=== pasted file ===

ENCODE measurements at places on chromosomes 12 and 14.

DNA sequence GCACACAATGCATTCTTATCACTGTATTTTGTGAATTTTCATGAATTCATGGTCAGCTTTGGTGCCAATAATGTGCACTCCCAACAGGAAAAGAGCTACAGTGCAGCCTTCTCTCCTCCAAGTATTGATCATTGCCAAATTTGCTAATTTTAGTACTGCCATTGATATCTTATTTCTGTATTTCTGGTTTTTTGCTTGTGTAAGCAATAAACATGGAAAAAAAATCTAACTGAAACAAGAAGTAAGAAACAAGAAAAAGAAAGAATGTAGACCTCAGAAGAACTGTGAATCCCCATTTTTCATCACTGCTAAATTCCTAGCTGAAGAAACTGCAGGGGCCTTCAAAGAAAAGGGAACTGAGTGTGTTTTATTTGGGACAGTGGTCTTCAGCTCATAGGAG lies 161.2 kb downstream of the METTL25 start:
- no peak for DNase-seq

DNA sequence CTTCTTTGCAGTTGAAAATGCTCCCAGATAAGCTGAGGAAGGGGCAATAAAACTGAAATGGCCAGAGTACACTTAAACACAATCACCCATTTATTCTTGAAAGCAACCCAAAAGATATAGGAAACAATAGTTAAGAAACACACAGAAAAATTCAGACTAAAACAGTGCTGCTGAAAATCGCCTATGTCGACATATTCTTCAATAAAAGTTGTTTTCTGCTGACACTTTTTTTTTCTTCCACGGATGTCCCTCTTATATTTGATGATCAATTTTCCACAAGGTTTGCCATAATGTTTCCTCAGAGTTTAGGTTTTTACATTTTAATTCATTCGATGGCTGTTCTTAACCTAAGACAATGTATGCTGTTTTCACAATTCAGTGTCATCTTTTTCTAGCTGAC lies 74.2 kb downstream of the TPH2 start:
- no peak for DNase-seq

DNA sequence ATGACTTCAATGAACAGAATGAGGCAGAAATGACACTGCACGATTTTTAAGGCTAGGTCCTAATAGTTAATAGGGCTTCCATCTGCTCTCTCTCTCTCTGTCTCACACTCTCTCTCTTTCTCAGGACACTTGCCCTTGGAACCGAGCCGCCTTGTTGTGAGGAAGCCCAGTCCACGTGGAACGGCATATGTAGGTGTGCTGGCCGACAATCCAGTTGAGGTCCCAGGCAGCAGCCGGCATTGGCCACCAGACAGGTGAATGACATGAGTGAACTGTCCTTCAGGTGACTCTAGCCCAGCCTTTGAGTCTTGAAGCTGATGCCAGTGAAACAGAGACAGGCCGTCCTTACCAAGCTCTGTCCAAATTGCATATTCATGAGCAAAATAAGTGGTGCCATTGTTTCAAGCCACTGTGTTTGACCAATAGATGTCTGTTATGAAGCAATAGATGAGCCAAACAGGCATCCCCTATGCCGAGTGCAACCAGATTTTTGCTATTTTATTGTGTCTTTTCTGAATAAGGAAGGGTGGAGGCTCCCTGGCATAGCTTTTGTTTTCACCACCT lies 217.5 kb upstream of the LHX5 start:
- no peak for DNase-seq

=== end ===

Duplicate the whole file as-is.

ENCODE measurements at places on chromosomes 12 and 14.

DNA sequence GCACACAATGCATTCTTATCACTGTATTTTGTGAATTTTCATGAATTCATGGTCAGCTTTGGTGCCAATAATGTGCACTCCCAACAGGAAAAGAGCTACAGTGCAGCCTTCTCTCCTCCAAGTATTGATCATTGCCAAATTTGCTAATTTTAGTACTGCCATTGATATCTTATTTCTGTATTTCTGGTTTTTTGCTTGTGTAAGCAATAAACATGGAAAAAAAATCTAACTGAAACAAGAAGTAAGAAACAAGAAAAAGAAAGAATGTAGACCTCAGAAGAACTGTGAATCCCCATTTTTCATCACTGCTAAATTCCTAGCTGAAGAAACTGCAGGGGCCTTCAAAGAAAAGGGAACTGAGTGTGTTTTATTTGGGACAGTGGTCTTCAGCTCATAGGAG lies 161.2 kb downstream of the METTL25 start:
- no peak for DNase-seq

DNA sequence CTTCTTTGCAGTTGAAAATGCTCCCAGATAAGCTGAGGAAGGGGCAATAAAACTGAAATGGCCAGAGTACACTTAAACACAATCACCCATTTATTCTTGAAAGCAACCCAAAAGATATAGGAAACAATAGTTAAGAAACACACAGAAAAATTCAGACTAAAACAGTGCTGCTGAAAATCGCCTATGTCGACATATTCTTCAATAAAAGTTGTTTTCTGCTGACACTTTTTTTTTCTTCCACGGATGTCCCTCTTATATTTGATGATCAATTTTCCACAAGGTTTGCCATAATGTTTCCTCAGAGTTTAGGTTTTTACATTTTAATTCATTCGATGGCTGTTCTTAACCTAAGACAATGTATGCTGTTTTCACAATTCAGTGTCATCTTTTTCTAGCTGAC lies 74.2 kb downstream of the TPH2 start:
- no peak for DNase-seq

DNA sequence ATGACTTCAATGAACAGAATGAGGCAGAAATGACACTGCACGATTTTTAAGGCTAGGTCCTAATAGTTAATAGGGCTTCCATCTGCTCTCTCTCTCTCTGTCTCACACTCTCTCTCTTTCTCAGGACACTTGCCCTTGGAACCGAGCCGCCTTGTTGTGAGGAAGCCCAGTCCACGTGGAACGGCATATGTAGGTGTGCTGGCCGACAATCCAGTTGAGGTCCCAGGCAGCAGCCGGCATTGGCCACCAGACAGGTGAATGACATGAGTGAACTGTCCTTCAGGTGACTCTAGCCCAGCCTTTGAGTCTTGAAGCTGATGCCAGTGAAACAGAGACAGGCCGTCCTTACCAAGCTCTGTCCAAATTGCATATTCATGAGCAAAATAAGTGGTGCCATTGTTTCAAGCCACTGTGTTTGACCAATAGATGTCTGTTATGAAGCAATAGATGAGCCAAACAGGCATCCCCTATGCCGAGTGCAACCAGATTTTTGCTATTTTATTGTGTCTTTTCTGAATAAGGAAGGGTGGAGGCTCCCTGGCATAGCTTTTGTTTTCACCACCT lies 217.5 kb upstream of the LHX5 start:
- no peak for DNase-seq